The following is a news release from Southeastern Idaho Public Health.
Southeastern Idaho Public Health is reporting the first case of monkeypox virus infection in a southeast Idaho resident.
Monkeypox is a rare but potentially serious viral illness that typically involves flu-like symptoms, swelling of the lymph nodes, and a rash that includes bumps that are initially filled with fluid before scabbing over. Illness could be confused with a sexually transmitted infection like syphilis or herpes, or with varicella zoster virus (chickenpox). Most infections last two to four weeks.
SIPH is working closely with the patient to identify and notify individuals who may have been in contact with them while they were infectious. Monkeypox is typically spread by skin-to-skin contact. The person is currently isolating at home.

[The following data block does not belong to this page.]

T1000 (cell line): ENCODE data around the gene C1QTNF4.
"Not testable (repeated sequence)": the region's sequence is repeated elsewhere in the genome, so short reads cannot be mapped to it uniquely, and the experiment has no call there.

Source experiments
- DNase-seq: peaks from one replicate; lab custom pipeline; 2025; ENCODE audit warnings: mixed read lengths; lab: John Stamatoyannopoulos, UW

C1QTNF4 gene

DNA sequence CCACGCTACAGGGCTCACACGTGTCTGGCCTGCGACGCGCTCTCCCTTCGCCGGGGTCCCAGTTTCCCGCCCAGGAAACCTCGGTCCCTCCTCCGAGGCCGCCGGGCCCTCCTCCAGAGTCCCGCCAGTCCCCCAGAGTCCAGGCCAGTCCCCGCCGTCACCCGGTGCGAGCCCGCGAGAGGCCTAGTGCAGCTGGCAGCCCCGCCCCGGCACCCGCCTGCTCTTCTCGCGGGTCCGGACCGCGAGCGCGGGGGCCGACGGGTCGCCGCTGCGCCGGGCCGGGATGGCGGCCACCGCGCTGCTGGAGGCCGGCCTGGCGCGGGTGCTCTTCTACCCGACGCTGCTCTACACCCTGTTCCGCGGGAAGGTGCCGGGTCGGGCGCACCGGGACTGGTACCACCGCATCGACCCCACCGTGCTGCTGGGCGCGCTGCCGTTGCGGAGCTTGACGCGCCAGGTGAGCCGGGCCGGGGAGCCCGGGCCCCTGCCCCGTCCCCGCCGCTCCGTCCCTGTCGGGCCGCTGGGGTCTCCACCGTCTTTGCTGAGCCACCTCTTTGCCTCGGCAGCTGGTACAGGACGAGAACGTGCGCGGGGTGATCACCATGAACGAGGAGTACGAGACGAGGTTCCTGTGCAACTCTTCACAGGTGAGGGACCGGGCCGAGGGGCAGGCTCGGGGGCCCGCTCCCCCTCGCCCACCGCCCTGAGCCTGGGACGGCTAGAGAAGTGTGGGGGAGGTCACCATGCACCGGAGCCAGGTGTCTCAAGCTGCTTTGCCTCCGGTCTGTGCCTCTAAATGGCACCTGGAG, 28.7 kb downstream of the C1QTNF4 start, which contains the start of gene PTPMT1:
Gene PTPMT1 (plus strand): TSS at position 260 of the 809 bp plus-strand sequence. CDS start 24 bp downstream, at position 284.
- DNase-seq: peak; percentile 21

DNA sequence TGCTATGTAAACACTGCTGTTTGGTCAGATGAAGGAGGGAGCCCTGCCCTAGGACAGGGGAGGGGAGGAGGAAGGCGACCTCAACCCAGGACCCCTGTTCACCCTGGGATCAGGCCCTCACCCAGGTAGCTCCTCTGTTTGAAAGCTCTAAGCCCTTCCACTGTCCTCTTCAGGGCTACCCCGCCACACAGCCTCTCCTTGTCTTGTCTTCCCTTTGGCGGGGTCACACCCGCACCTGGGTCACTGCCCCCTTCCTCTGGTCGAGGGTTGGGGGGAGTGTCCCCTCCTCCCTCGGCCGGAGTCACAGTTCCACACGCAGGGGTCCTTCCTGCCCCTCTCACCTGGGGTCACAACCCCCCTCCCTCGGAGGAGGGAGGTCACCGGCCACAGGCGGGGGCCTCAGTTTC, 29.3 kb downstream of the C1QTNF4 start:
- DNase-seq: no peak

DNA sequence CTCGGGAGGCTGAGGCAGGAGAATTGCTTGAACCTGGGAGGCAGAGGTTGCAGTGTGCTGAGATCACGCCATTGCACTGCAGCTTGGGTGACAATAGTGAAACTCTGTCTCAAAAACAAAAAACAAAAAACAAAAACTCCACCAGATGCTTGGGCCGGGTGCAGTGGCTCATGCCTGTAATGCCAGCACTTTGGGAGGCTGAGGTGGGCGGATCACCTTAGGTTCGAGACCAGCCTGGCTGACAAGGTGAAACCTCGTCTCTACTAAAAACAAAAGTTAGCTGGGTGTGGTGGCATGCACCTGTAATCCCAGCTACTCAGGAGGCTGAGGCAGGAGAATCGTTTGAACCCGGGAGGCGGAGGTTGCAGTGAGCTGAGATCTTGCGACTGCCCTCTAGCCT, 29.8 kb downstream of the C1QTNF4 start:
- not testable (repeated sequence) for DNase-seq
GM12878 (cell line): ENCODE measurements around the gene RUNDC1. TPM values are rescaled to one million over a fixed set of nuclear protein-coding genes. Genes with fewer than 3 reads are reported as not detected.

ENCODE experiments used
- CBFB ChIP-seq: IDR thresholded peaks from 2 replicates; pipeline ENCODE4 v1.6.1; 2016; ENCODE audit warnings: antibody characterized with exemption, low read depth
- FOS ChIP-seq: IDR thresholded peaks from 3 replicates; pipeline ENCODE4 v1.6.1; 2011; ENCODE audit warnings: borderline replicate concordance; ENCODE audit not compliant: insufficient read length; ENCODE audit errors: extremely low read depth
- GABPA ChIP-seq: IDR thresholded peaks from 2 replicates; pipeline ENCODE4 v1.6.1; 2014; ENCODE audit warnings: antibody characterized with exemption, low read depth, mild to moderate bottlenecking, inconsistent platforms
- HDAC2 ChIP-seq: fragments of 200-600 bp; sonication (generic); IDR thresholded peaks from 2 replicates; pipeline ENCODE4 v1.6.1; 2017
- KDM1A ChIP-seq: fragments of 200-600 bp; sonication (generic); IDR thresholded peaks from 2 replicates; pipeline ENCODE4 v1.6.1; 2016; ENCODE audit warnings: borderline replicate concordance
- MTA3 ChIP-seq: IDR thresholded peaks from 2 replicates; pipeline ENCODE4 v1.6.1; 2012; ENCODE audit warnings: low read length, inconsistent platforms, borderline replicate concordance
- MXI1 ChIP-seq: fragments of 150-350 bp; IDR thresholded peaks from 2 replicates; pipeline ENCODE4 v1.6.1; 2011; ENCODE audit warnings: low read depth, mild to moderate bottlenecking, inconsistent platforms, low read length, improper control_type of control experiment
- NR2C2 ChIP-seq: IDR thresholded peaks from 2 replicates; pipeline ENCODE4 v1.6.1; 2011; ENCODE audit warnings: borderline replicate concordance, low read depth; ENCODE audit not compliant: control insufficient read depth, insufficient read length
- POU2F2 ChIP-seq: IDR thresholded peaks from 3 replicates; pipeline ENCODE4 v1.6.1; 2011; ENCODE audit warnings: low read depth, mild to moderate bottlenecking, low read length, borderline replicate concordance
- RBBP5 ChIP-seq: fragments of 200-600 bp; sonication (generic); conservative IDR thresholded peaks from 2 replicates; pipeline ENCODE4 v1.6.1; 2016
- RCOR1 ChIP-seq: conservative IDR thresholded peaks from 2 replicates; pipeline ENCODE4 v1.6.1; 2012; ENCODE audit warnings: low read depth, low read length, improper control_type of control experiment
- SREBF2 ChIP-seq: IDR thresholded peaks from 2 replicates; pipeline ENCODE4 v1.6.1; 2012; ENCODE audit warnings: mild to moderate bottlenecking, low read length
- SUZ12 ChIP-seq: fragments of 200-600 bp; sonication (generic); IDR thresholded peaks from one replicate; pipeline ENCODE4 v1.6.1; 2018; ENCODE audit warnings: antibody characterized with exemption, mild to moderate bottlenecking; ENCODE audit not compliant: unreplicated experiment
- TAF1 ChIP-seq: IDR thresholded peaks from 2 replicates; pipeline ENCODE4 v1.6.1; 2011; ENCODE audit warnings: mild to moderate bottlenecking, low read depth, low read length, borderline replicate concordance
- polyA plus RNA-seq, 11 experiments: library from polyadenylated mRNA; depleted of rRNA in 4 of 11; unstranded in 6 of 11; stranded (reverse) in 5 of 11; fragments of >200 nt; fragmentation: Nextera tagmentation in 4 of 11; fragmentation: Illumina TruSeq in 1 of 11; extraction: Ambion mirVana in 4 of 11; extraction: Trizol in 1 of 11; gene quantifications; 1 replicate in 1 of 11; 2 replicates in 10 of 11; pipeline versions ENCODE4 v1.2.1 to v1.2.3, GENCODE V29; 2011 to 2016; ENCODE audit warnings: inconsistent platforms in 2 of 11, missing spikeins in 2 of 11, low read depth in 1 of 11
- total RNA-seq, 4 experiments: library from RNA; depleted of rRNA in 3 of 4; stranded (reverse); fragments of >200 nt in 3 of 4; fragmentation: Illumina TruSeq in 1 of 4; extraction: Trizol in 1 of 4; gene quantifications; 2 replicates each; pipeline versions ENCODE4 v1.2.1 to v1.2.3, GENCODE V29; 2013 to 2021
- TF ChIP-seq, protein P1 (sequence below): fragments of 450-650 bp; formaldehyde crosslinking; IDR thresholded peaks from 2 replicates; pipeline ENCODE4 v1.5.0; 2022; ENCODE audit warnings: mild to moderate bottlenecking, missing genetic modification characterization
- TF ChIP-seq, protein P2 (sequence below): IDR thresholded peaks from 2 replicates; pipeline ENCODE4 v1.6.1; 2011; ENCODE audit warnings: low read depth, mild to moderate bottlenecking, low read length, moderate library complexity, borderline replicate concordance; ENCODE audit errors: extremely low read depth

No further information will be shared about this case to protect the patient’s privacy.
Since May 2022, 24,572 monkeypox cases have been identified in the United States, with 12 cases identified in Idaho. One death has occurred in the U.S. related to this outbreak.
“That the virus has shown up in southeast Idaho is unwelcome news, but not a surprise. I am hopeful the individual recovers quickly,” said Maggie Mann, SIPH District Director.
Monkeypox is transmitted person to person through direct skin-to-skin contact, having contact with an infectious rash, through body fluids or through respiratory secretions. Such contact may occur during prolonged, face-to-face contact or during intimate physical contact, such as kissing, cuddling or sex. Contact with infected bed lines, towels, etc. may also cause spread of the virus.
People can take basic steps to prevent the spread of monkeypox. If you have an unexplained rash, sores or other symptoms, see your health care provider — if you don’t have a provider or health insurance, visit a public health clinic near you.
Keep the rash covered and avoid skin to skin contact with others until you have been checked out. Standard household cleaners and detergents are effective at cleaning environmental surfaces and linens.
More information about monkeypox can be found at www.siphidaho.org.